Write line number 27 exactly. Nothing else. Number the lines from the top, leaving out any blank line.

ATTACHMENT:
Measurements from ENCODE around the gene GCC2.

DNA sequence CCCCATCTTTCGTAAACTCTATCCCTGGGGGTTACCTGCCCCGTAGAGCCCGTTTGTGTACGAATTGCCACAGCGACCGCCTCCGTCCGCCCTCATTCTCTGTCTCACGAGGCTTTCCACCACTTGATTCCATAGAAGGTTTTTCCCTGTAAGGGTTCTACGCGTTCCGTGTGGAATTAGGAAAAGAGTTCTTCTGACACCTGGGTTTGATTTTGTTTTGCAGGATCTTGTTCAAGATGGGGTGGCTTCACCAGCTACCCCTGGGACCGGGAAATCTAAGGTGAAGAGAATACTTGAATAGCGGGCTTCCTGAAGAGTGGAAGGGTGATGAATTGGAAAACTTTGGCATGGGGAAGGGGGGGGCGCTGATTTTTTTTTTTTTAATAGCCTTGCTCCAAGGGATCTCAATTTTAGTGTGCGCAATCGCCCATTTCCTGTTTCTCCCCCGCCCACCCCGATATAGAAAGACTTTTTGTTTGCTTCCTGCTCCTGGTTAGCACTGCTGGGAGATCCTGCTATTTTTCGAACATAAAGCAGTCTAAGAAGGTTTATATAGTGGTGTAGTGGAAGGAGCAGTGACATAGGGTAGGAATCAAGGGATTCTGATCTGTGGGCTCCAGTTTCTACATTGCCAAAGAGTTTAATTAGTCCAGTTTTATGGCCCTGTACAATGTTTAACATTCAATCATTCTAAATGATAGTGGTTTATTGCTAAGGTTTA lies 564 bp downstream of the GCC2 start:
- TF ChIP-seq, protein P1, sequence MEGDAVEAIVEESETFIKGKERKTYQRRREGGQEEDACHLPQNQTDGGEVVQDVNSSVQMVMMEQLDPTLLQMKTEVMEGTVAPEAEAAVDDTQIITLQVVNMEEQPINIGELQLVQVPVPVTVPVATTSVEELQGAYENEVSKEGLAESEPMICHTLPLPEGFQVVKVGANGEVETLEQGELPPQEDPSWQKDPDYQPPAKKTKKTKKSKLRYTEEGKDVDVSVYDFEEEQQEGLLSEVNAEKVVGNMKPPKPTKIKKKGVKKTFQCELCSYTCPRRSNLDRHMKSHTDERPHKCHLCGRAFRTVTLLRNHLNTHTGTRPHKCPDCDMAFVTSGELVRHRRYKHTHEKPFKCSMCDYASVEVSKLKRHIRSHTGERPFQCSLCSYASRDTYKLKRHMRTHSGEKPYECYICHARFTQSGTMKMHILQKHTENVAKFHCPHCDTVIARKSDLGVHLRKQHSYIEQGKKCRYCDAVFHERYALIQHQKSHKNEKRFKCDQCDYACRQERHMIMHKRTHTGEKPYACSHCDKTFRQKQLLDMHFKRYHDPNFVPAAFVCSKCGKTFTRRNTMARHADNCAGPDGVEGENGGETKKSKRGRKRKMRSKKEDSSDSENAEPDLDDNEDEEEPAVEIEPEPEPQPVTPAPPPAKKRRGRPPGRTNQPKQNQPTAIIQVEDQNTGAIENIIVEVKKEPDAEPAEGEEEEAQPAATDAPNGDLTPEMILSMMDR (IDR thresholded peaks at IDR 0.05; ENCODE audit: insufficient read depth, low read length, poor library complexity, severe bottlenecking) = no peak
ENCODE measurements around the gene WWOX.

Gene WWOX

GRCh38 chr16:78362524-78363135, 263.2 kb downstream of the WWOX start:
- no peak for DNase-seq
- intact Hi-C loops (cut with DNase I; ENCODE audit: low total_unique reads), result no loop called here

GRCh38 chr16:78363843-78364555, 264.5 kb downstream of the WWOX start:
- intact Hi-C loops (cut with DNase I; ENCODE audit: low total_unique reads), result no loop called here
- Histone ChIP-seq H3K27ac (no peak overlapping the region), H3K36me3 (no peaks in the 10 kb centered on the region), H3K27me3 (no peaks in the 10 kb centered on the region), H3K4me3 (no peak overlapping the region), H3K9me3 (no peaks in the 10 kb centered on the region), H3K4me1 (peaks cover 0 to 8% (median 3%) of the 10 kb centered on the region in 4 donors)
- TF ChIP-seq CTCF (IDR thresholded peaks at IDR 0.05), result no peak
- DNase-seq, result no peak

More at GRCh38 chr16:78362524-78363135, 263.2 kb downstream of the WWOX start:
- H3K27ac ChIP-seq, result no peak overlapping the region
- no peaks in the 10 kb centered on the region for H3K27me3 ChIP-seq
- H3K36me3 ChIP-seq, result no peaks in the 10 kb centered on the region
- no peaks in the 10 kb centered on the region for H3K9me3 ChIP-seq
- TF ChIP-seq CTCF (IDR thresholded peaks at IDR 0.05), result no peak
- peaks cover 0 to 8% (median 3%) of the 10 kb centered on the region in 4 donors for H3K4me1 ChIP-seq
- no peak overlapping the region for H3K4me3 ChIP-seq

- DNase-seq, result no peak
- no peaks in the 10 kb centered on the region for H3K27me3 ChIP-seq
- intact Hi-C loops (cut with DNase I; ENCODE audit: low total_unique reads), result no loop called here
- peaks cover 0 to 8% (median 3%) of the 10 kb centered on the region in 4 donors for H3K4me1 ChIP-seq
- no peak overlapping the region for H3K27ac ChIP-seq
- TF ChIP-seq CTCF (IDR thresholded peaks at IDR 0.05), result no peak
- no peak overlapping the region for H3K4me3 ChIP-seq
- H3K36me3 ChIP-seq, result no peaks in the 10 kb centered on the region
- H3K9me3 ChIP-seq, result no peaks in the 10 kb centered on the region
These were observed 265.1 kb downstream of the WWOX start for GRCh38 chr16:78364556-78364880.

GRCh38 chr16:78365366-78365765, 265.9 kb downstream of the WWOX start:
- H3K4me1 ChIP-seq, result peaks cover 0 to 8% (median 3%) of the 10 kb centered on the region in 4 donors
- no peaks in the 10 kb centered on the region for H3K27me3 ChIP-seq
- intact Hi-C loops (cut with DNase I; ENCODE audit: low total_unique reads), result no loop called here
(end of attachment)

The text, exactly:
- TF ChIP-seq CTCF (IDR thresholded peaks at IDR 0.05), result no peak